Jack Ohman (Tribune) scores what I guess you could call a “pen drop” with this summation of the deal struck between Joe Biden and Kevin McCarthy. While the President and the Speaker reached what used to be considered a sensible compromise on the debt ceiling and coming budget, they’re both surrounded by problems.
And Ohman offers an insightful pairing: McCarthy is swarmed with the mad dogs of the Freedom Caucus while Biden deals with challenge of herding progressive cats. Each is going to have to pray for either a miracle in taming their extremists or, more likely, that enough other, more pragmatic legislators will recognize and accept the deal to get it through both houses and into law.
Like Ohman, Paul Fell approaches the problem in a bipartisan manner, seeing resistance from purists on both sides of the aisle, but, rather than analyzing each side’s objections, he simply depicts Congress as a pig who, despite wallowing in filth, has suddenly become unaccountably — perhaps irrationally — choosy.
Lisa Benson (Counterpoint) also takes a bipartisan view, but instead of criticizing both sides for refusing the compromise, she uses the cliche of “kicking the can down the road” to blame them both for not coming up with a purist solution that would eliminate the national debt, perhaps at the cost of our national credit rating.
As it happens, eliminating the national debt was a goal of Reagan Republicans a generation ago, and Fox News, while running plenty of opposition to the deal, also offers an essay from Newt Gingrich, urging passage of the proposal and laying out his reasoning in some detail.
It’s doubtful many MAGAts remember when Gingiich was Speaker and when, as a Republican stalwart, he acted as a tail suppressing Bill Clinton’s kite, but it’s even more doubtful that his reasoning would be persuasive, since old school Reagan Republicans are now dismissed as RINOs, and even Reagan’s own words fall upon deaf ears.
As Ed Wexler points out, the goal today is not to make a deal but to score a win, and McCarthy is already facing condemnation and a potential loss of his speakership not over the details of the deal but over his having made a deal at all.
At one point this past week, Biden laughingly declined to endorse the deal because his approval would fuel the opposition. But, as Dave Granlund puts it, McCarthy is still going to take the blame for having compromised.
Compromise — the art of the deal, one might say — was a normal part of politics in the past, but, today, it’s a sign to the Q-crowd that “My Kevin” has morphed into Dark Brandon himself.
In the current government, rational objections and sensible debate are not to be tolerated. The House Freedom Caucus is not huge in size or necessarily average in its grasp of reality, but, as Walt Handelsman says, given the GOP’s scant 4-member majority in the House, it nonetheless represents a larger-than-life roadblock to the deal.
McCarthy may rally enough moderate Republicans to join with Chuck Schumer’s moderate Democrats to create a legislative majority, but first he’s got to get the measure out of the House Judiciary Committee, where the Freedom Caucus has strong representation (Update: He did.).
Then, when the dust has settled, he’ll have to face the fact that they are very likely to call for, and win, a vote of no confidence to strip him of his speakership.
It only takes one person to make that call, and we’ve seen how readily the GOP goes into lockstep when party loyalty is demanded of them.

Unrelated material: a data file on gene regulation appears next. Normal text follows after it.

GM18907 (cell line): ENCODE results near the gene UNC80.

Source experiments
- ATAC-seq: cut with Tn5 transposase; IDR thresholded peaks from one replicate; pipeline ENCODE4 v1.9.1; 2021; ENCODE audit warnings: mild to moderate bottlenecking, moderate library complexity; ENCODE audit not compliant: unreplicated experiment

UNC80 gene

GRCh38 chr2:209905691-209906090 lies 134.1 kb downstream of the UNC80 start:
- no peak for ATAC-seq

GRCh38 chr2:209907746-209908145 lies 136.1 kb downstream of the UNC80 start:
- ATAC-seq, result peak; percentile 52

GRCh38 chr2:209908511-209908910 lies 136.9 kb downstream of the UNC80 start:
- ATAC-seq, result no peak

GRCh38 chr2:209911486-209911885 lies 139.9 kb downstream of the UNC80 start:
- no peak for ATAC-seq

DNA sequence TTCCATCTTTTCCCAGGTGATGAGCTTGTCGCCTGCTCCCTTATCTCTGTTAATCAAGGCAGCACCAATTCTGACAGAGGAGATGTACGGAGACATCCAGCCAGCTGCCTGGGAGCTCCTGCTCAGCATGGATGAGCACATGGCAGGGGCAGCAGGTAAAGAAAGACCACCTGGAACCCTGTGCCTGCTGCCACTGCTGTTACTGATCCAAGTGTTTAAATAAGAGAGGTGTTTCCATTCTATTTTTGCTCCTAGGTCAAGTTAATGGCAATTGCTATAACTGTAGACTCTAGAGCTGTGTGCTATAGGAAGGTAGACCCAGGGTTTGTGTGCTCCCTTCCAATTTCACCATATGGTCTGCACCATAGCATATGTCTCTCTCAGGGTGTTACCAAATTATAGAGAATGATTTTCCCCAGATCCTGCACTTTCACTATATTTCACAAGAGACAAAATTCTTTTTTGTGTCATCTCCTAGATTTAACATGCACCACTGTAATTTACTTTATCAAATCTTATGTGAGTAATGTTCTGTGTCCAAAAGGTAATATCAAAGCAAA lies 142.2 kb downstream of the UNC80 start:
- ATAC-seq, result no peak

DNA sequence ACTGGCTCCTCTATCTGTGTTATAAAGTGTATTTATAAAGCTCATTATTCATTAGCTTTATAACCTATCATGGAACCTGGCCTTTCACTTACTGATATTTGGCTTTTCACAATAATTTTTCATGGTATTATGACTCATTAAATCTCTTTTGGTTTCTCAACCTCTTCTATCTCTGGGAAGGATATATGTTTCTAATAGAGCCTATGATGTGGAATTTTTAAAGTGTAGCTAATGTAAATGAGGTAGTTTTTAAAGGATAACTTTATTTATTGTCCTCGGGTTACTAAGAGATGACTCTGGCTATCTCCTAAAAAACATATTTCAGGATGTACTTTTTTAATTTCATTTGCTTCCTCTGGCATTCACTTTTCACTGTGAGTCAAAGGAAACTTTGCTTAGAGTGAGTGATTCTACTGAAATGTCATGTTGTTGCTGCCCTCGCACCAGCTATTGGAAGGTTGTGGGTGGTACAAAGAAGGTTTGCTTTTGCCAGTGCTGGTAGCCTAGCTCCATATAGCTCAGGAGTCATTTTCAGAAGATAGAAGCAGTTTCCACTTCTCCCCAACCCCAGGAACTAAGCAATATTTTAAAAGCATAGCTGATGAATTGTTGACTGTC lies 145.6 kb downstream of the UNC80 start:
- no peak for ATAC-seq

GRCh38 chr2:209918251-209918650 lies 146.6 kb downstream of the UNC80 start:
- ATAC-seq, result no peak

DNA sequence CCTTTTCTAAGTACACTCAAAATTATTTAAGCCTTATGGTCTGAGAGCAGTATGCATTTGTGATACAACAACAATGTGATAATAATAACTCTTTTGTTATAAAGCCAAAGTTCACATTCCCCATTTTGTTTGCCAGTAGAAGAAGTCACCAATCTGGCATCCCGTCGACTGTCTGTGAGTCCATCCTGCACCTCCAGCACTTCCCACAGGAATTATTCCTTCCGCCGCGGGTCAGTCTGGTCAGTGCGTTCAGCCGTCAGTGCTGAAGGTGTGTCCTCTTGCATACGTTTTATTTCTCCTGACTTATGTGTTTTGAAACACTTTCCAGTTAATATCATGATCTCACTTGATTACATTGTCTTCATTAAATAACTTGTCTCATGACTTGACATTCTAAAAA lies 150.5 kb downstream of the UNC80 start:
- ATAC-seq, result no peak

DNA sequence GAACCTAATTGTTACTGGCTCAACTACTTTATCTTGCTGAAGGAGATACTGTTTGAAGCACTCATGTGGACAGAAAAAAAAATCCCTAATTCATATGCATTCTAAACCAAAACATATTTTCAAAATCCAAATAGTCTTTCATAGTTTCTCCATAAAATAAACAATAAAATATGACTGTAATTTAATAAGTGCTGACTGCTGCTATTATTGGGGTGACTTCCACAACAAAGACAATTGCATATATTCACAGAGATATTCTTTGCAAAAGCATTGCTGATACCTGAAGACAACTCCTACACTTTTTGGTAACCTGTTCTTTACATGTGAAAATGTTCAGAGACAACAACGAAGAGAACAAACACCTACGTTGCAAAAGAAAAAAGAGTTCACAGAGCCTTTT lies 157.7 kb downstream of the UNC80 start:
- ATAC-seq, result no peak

Kevin Siers is clear in his appraisal of the Freedom Caucus and their hidebound refusal to, as Gingrich suggested, make the compromises necessary for long-term success:
But, as noted, those old Republicans were RINOs and not worth listening to.
Today’s leading lights in the GOP are smarter, and, as Mike Luckovich notes, confident that they are on top of an old man who is all but ready for a skilled nursing facility, though he still jogs regularly and can drink water one-handed.
Which, BTW, brings up my suggestion for solving both the age issue and the dilemma of a Trump/Biden rematch in 2024: A two-mile foot race between them. They can run, jog, walk or crawl, but, in the end, the loser drops out.
No golf carts allowed.
Alas, my dream race is not likely to happen, because, as Eric Allie (Counterpoint) notes, all the Republicans want Trump to be their party’s nominee, the MAGAts because they think he can win, and the reformers because they’re sure he cannot.
There are those in the party who, having seen what happened to Liz Cheney when she spoke up, are remaining silent, but others are saying that, while they don’t want Biden re-elected, they fear a second Trump administration more and are sure Biden beats Trump, while neither sees de Santis as viable.
However Allie feels about it, he’s got the situation pegged.
Meanwhile, Michael Ramirez (Creators) says, response to de Santis’s bungled Twitter roll-out stands in stark contrast to Trump’s ability to deflect, sidestep and ignore multiple flaws any one of which, for any other politician, would spell not just defeat but exile.
As Charlie Sykes said in a recent Bulwark podcast, anyone with Trump’s record, particularly since the E. Jeanne Carroll case, would be fired from the board of a corporation, couldn’t be hired to coach a sports team and would not be able to get a job as manager of a Burger King, but Trump somehow has seen his polls rise even as the jury found him at fault in the case and various felonies are pending.
But let’s not put the blame entirely on the MAGAts or on the rightwing media that has been feeding them all the news they’re supposed to hear but none that they shouldn’t.
Tom the Dancing Bug points out that even supposedly non-aligned media can fail in its mission of keeping people informed if it plays “on the one hand, but on the other” instead of making sensible distinctions in its coverage.
Of course, his scenario is absurdly exaggerated.
As of the moment.